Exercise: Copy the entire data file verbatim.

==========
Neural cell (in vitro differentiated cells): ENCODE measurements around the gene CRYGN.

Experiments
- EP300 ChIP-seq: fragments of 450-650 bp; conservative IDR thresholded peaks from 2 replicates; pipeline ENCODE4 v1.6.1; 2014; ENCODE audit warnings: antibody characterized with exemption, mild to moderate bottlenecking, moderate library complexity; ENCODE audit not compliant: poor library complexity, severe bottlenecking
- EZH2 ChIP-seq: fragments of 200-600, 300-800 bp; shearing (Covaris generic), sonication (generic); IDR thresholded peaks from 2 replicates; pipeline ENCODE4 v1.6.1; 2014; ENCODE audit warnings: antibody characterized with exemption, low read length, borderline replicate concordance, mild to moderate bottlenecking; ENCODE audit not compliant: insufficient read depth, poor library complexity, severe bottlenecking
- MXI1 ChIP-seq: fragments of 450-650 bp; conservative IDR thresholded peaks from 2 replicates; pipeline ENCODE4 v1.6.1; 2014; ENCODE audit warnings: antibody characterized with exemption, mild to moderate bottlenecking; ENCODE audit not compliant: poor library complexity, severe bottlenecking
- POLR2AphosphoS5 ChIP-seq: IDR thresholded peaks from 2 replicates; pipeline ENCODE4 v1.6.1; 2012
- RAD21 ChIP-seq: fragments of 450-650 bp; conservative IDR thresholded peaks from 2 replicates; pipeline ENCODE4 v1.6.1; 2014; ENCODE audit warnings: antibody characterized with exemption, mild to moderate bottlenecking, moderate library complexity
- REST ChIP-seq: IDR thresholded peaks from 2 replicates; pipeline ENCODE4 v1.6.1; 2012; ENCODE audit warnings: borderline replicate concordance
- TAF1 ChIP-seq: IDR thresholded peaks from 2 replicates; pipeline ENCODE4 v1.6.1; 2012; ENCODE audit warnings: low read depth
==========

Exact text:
Neural cell (in vitro differentiated cells): ENCODE measurements around the gene CRYGN.

Experiments
- EP300 ChIP-seq: fragments of 450-650 bp; conservative IDR thresholded peaks from 2 replicates; pipeline ENCODE4 v1.6.1; 2014; ENCODE audit warnings: antibody characterized with exemption, mild to moderate bottlenecking, moderate library complexity; ENCODE audit not compliant: poor library complexity, severe bottlenecking
- EZH2 ChIP-seq: fragments of 200-600, 300-800 bp; shearing (Covaris generic), sonication (generic); IDR thresholded peaks from 2 replicates; pipeline ENCODE4 v1.6.1; 2014; ENCODE audit warnings: antibody characterized with exemption, low read length, borderline replicate concordance, mild to moderate bottlenecking; ENCODE audit not compliant: insufficient read depth, poor library complexity, severe bottlenecking
- MXI1 ChIP-seq: fragments of 450-650 bp; conservative IDR thresholded peaks from 2 replicates; pipeline ENCODE4 v1.6.1; 2014; ENCODE audit warnings: antibody characterized with exemption, mild to moderate bottlenecking; ENCODE audit not compliant: poor library complexity, severe bottlenecking
- POLR2AphosphoS5 ChIP-seq: IDR thresholded peaks from 2 replicates; pipeline ENCODE4 v1.6.1; 2012
- RAD21 ChIP-seq: fragments of 450-650 bp; conservative IDR thresholded peaks from 2 replicates; pipeline ENCODE4 v1.6.1; 2014; ENCODE audit warnings: antibody characterized with exemption, mild to moderate bottlenecking, moderate library complexity
- REST ChIP-seq: IDR thresholded peaks from 2 replicates; pipeline ENCODE4 v1.6.1; 2012; ENCODE audit warnings: borderline replicate concordance
- TAF1 ChIP-seq: IDR thresholded peaks from 2 replicates; pipeline ENCODE4 v1.6.1; 2012; ENCODE audit warnings: low read depth